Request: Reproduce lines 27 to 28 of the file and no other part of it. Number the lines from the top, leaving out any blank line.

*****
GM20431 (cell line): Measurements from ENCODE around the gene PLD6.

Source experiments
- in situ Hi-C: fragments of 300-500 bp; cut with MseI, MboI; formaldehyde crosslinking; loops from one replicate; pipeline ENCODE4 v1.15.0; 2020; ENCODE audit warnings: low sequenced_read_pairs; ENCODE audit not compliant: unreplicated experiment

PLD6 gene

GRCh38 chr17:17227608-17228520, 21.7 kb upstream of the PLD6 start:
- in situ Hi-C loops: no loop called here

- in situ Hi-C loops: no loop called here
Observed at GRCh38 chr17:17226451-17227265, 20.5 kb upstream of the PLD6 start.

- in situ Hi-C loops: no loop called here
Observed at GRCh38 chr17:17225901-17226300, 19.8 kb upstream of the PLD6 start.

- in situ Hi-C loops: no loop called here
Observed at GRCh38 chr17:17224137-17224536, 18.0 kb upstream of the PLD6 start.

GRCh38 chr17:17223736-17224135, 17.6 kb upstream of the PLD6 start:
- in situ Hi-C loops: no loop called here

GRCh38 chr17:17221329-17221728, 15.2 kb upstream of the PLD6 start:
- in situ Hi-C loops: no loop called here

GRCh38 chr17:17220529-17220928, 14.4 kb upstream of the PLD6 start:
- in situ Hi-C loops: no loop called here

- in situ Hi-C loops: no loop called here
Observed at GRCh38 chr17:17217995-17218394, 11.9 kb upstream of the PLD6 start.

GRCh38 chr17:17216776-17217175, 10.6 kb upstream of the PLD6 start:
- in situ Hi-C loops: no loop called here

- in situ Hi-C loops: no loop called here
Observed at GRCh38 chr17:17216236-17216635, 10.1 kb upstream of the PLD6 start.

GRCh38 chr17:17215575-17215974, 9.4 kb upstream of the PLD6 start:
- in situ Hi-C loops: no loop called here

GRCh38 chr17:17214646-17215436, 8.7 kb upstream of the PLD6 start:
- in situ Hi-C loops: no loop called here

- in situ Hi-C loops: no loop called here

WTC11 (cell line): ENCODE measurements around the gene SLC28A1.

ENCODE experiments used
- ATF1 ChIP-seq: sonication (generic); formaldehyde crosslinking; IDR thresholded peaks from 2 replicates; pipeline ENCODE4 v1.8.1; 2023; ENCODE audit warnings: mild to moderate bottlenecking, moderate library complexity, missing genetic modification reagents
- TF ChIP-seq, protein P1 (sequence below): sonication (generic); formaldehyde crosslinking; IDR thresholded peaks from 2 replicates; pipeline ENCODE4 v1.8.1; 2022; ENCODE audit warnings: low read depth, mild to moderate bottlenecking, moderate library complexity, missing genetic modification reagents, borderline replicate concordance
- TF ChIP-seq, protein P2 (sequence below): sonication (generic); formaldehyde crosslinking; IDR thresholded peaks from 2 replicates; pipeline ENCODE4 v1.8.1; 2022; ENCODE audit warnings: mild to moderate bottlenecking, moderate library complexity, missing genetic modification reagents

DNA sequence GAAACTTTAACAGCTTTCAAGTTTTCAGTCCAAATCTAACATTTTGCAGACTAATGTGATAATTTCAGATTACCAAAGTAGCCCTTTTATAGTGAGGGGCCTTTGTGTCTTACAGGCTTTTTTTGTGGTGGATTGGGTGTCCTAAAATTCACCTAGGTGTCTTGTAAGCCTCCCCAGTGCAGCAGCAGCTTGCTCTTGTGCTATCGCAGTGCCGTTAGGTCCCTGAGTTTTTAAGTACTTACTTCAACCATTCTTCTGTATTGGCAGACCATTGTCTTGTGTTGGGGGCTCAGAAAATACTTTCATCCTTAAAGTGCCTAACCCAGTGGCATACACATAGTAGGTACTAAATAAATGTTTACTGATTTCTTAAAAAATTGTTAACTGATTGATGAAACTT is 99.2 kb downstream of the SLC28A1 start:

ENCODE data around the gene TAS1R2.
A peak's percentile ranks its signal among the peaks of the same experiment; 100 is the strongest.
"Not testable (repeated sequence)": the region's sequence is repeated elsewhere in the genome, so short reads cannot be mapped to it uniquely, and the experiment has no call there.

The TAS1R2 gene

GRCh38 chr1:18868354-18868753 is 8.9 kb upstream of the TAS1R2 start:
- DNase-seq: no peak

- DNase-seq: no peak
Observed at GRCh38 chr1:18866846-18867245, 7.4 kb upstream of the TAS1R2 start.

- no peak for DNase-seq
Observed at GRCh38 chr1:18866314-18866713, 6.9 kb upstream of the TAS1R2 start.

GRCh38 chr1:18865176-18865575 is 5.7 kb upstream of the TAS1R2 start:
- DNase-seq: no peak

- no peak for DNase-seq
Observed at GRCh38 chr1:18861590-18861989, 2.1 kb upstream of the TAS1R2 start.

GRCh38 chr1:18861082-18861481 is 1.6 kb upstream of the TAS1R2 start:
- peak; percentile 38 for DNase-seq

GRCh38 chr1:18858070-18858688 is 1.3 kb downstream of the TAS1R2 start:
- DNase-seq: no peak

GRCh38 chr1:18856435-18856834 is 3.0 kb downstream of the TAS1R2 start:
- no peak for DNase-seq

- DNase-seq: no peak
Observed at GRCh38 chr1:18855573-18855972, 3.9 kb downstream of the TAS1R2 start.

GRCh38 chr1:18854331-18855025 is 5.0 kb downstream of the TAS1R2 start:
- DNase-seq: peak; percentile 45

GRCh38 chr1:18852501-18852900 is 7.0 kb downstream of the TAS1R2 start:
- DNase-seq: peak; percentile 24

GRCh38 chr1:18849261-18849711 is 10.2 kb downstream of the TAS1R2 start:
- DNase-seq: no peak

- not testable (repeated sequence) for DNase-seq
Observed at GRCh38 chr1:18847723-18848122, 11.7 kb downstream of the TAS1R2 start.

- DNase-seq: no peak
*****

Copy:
GRCh38 chr17:17214646-17215436, 8.7 kb upstream of the PLD6 start:
- in situ Hi-C loops: no loop called here